AustLit logo
Issue Details: First known date: 2012... 2012 The Sorrows of Young Randolph : Nature/ Culture and Colonialism in Stow’s Fiction
The material on this page is available to AustLit subscribers. If you are a subscriber or are from a subscribing organisation, please log in to gain full access. To explore options for subscribing to this unique teaching, research, and publishing resource for Australian culture and storytelling, please contact us or find out more.

AbstractHistoryArchive Description

'Helen Tiffin has worked consistently around the possibilities of dismantling the structures and habits of thought of colonialism. In doing so, she has investigated possibilities of counter-formations: to literary canons, to the assumptions underlying canons (1993), to history and its narrative modes (1983), and to colonialist discourse (1987). As her work has progressed, the demolition job on prejudicial boundaries between self and other has shifted direction from place to race to gender and thence to examining the boundaries between humans and nature, people and animals (2001). Throughout, her literary focus has been consistently on the Caribbean, but she has also analysed aspects of the Australian writer, Randolph Stow, notably Tourmaline (1978) and Visitants (1981). Her interest at the time was in texts that worked to undo Eurocentric colonialism, but if she revisited his work now, she might well look at how Stow’s work shows connections between post/colonial cultures and problematic relations between humans and nature. What follows is a sketch of a reading.' (Publication summary)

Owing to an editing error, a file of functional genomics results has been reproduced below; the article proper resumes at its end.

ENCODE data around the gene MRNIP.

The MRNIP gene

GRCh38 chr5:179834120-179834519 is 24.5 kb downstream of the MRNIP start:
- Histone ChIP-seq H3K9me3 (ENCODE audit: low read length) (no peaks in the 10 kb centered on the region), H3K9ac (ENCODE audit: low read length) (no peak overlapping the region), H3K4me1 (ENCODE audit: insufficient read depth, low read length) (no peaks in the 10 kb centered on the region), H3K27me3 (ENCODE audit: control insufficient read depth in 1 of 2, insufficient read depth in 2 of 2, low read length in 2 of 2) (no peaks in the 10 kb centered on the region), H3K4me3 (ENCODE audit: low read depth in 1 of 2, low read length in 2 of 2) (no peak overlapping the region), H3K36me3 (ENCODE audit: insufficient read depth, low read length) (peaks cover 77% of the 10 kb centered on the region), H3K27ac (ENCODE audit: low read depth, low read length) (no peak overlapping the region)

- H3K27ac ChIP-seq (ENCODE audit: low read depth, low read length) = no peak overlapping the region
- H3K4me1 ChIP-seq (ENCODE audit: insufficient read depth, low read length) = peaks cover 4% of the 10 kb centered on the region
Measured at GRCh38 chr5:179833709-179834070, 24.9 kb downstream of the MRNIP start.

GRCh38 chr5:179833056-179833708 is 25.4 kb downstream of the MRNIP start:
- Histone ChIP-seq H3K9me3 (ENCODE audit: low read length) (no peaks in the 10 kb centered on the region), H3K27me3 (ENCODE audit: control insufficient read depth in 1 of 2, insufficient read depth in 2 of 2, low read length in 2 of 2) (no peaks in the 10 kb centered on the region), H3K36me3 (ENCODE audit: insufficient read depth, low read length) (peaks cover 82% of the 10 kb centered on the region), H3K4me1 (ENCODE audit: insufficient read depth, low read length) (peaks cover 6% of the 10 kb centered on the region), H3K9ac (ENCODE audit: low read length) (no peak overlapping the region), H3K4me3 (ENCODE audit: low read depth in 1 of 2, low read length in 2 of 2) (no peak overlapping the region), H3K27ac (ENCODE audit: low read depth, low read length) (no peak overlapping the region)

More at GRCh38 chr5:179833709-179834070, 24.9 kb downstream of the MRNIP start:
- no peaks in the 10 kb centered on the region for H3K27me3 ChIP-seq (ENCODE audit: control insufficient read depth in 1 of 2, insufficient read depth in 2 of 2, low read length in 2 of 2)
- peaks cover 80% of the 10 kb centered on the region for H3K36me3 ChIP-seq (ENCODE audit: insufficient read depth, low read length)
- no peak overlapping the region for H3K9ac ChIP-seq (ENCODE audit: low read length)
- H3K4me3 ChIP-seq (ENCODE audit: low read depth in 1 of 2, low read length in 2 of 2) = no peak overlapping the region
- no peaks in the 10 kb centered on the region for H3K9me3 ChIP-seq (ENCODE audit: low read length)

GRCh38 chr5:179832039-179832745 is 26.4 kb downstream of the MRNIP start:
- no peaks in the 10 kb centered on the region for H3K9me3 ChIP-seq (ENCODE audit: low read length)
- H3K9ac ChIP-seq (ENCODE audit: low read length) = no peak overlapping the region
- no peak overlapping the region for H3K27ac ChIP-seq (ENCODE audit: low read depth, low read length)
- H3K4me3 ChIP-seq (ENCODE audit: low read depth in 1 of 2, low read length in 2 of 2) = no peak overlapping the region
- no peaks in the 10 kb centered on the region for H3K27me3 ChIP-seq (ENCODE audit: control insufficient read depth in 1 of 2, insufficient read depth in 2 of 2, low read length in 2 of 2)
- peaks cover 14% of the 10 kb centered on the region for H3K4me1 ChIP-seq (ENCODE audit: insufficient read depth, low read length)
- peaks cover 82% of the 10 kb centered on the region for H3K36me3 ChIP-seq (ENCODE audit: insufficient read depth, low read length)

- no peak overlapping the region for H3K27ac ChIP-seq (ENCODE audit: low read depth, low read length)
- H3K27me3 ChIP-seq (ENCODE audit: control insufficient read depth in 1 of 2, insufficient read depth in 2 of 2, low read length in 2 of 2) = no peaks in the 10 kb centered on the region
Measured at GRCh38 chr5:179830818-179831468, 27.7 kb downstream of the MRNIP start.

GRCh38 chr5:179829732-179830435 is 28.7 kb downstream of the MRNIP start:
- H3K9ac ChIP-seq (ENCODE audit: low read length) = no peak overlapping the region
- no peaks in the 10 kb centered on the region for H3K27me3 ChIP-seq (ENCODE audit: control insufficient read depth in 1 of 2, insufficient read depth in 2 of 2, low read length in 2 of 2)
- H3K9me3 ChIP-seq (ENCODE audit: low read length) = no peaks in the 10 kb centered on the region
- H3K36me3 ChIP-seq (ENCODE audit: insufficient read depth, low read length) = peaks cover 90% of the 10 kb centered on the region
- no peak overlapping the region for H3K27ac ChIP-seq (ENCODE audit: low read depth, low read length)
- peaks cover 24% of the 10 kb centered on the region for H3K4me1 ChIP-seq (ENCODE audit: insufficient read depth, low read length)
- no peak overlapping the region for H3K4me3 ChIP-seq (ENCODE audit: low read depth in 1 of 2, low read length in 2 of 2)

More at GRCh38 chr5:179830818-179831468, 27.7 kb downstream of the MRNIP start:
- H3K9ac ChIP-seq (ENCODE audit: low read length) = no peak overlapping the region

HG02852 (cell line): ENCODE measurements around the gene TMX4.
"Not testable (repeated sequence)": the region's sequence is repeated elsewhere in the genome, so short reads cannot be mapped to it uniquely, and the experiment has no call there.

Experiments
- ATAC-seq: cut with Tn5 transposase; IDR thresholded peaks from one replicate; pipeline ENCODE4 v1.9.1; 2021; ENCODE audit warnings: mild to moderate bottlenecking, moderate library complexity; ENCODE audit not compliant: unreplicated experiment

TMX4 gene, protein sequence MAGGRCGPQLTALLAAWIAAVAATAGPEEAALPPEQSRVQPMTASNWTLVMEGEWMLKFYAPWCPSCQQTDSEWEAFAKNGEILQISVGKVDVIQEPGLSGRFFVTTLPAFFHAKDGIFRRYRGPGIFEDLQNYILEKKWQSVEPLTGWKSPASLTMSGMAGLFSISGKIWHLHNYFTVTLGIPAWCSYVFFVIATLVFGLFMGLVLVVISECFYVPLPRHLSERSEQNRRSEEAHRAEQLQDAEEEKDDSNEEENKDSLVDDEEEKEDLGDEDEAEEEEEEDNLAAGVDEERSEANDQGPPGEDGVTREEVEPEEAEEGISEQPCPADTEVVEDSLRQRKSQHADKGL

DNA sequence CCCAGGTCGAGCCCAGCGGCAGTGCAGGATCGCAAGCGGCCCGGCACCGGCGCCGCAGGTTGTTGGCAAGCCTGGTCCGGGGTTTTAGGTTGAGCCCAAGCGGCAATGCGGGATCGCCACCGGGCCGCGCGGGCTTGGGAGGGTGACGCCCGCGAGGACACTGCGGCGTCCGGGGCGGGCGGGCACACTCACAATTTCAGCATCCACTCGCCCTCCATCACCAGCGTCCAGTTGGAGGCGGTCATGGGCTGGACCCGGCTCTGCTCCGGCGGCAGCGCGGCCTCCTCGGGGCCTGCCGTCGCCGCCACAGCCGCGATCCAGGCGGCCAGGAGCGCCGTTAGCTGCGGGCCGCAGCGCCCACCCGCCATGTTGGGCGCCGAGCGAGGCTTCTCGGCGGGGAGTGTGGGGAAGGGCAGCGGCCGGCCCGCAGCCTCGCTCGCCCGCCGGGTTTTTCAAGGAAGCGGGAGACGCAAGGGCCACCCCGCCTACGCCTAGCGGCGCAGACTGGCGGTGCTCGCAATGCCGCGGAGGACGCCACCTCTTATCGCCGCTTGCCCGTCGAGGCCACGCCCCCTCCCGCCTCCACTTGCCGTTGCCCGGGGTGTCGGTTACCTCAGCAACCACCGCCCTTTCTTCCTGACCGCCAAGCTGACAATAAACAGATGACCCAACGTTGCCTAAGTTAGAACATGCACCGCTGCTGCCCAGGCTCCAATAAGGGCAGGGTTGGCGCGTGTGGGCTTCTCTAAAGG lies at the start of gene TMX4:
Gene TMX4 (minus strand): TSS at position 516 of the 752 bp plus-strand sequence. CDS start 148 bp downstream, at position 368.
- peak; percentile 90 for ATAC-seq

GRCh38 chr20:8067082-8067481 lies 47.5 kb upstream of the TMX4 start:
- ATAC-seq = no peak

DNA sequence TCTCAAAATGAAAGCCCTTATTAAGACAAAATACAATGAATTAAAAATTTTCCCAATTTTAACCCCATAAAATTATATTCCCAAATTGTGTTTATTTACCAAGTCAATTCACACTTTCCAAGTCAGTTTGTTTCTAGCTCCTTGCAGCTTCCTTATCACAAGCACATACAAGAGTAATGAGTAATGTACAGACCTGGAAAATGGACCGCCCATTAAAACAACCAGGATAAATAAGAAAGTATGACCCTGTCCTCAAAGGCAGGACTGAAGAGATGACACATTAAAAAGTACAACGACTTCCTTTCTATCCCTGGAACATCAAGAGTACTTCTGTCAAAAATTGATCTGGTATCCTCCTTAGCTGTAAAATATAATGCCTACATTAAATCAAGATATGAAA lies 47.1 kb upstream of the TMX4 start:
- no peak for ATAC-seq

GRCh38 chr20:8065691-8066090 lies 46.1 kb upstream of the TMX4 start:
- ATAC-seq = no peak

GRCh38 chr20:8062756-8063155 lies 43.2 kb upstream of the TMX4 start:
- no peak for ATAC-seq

Publication Details of Only Known VersionEarliest 2 Known Versions of

  • Appears in:
    y separately published work icon Kunapipi vol. 34 no. 2 2012 7943176 2012 periodical issue 2012 pg. 10-22
Last amended 17 Oct 2014 07:13:29
10-22 The Sorrows of Young Randolph : Nature/ Culture and Colonialism in Stow’s Fictionsmall AustLit logo Kunapipi